Sounds like the CARB "investigation" is little more than kabuki. Go through the motions long enough to compromise any future substantial criminal investigation and then have it stopped near the end on a technicality. Thats how "self regulation" of professional cartels work. And is suppose to work.
Well lets see. Were n't Ernst and Young the auditors who signed off on Anglos completely fraudulent annual accounts pre 2009? The fact that after nationalization Anglos interim public a/c's of 2009 and all subsequent full public a/c's completely repudiate (in polite terms, restate) pretty much everything that Ernst & Young seemed so happy to sign off on. You dont go from 1B profit to 30B in losses just because a property bubble burst. From the restated a/c's it looks like Ango was so grossly mismanaged that it would have gone bust even if there had been a soft landing. Is nt that what outside auditors are suppose to flag? Their statutory responsibility? I know the dirty like secret of auditors is that they usually send clueless juniors out with advanced qualifications and little grasp of basic book keeping. So they are obsessed with trivia and have little or no forensic skills. Items that would be flagged by someone with even basic night class booking keeping skills just sails straight passed them. And the people paying their salaries like to keep it that way.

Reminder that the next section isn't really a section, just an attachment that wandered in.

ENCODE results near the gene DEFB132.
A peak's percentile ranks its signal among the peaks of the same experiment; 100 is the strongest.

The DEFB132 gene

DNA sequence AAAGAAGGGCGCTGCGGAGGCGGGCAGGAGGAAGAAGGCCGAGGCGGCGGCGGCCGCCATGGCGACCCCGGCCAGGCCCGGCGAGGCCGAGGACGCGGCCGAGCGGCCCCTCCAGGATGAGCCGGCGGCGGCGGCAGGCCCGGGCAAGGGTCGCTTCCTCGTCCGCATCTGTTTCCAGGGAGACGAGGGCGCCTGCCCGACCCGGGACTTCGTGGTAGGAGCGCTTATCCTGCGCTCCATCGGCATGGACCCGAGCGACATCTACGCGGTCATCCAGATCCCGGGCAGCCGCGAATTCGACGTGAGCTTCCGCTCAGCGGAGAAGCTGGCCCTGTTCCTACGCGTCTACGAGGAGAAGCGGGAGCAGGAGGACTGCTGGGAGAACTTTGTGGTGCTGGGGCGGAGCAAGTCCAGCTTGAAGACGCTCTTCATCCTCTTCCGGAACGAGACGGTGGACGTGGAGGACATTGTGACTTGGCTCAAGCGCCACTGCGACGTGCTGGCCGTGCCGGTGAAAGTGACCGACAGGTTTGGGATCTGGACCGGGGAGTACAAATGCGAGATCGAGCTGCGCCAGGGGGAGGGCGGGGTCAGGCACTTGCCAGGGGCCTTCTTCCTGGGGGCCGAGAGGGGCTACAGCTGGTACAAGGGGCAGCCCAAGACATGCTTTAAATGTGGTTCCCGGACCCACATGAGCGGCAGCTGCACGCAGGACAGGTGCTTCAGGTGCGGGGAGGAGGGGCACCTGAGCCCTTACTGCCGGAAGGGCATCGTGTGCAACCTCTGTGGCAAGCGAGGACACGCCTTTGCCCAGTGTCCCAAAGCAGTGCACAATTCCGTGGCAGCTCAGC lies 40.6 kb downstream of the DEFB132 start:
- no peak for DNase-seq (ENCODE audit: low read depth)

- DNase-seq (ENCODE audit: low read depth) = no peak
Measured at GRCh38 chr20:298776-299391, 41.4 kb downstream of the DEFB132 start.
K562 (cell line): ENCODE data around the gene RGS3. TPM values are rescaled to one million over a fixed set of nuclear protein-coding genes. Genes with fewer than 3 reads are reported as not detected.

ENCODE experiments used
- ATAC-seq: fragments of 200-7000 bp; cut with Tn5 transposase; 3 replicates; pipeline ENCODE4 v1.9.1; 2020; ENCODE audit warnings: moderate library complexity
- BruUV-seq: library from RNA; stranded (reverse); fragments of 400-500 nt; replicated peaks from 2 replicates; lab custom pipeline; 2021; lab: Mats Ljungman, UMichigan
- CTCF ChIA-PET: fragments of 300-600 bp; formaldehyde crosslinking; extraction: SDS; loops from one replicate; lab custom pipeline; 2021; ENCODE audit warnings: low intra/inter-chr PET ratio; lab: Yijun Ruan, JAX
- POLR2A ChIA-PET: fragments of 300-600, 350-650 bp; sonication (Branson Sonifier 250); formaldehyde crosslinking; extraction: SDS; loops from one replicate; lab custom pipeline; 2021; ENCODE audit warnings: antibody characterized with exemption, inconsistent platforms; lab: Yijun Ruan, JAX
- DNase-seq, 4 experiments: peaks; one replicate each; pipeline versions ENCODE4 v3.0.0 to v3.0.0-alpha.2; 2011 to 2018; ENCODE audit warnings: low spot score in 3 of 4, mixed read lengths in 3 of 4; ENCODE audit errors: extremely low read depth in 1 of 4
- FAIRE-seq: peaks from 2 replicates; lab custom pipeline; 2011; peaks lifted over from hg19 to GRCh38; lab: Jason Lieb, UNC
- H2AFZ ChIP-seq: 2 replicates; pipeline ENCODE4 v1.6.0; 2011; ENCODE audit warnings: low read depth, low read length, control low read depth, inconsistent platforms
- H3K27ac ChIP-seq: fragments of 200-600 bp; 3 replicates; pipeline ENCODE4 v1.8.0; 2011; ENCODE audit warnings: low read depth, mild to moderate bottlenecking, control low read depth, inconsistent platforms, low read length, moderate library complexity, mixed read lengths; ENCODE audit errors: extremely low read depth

I think E&Y professional position re Anglo is called gross professional negligence at best (a felony). Or (more accurately) accessory to fraud ( a much bigger felony). All the evidence you need is in black and white in Anglos public a/c's. I'm sure Anglos private a/c's, the ones that E&Y had access to all these years, would tell a very interesting tale. Arthur Anderson were put out of business for aiding and abetting a far less serious (and far smaller) fraud at Enron.
Enough evidence in the public domain already to start handing down criminal and civil indictments.
CARB is a joke alright. Self regulation is no regulation.
In relation to Anglo, you have to remember a few things in relation to the accounts and losses that were different this time
1. Explosive loan growth from 17B to 72B at 18 times leverage between 2003 and 2008 (ie shareholders funds from 1 to 4B).
2. Anglo liked every flavour except vanilla.
3. The auditors simply follow the rules to be off the hook. Their role is to sign off on the assets and liabilities largely. The rules do not require them to be valuers - rather they use third parties to support asset valuations. This is not saying they did an ok job or had reasonable judgement but it will make prosecution well nigh impossible.
As an auditor, if I dont like what a client is doing, I just resign. But I dont have to decide to resign from big fees.
By the way, not sure whether in relaiton to E&Y or PWC but all of the responsible individuals for one of the banks were fucked out of the firm.
4. Accounting rules meant:
- Have a valuation supporting an asset on a roll up? fine.
- The mark to market rule change meant no general provisions while valuations were increasing. Stupid fucking rule in a completely leveraged long-cyclical sector like finance.
- Loan "Arrangement Fees" capitalised onto new loans allowed income up front at no cost to the client. (How real was that 3B profit between 2003 and 2008)
5. Shabby regulation. Concerns without action.